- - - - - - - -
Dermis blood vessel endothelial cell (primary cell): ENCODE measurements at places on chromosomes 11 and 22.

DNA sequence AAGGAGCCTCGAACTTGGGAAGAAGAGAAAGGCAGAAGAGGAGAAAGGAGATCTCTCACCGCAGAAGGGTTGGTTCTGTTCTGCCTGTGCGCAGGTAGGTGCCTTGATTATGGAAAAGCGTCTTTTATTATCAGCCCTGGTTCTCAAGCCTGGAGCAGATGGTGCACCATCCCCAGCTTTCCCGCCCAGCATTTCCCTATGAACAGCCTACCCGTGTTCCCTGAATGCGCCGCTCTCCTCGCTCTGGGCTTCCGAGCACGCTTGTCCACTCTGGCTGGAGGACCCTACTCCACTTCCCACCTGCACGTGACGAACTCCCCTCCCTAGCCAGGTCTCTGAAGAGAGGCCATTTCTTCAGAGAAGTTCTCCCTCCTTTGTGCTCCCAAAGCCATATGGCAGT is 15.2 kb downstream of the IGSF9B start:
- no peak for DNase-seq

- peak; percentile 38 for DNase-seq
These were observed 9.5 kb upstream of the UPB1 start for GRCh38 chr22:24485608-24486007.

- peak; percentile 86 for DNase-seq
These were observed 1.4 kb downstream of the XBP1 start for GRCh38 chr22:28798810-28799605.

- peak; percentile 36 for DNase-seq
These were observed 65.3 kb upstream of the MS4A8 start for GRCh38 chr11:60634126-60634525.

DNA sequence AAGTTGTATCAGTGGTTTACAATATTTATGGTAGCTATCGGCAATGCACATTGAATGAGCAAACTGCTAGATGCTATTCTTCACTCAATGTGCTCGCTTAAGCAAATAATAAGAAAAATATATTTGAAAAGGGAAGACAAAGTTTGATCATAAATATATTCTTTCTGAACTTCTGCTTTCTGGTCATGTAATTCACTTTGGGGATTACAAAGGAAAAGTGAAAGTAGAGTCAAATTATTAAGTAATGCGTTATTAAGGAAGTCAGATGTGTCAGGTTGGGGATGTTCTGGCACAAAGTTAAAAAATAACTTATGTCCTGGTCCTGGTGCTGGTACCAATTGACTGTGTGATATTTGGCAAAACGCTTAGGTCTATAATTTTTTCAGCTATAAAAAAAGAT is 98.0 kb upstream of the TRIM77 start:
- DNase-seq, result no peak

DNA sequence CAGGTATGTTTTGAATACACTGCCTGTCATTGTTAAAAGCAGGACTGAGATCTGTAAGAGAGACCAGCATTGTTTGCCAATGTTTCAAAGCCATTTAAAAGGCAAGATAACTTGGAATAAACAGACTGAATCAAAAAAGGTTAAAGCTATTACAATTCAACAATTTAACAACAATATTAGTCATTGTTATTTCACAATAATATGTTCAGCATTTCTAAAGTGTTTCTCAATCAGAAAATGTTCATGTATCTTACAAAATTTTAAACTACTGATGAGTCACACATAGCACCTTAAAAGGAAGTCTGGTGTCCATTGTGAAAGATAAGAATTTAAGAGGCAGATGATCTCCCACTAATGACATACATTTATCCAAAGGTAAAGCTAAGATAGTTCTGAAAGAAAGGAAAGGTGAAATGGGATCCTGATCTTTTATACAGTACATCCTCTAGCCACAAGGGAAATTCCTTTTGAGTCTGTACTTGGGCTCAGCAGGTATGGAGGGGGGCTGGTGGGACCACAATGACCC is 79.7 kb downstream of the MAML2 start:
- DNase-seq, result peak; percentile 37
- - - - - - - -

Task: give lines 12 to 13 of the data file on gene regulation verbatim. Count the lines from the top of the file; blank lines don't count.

DNA sequence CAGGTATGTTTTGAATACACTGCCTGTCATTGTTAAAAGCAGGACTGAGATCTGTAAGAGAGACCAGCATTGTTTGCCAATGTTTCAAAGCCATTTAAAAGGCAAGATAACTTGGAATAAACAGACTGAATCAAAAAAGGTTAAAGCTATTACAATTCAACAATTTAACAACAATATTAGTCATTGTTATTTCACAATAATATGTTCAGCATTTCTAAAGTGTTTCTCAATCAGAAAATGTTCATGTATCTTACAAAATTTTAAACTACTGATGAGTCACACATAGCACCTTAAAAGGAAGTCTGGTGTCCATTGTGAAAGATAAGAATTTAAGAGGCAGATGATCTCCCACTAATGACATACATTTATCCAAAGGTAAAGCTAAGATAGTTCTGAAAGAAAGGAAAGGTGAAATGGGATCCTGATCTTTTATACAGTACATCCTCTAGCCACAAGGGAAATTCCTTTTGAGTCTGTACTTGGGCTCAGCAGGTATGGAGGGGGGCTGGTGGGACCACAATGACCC is 79.7 kb downstream of the MAML2 start:
- DNase-seq, result peak; percentile 37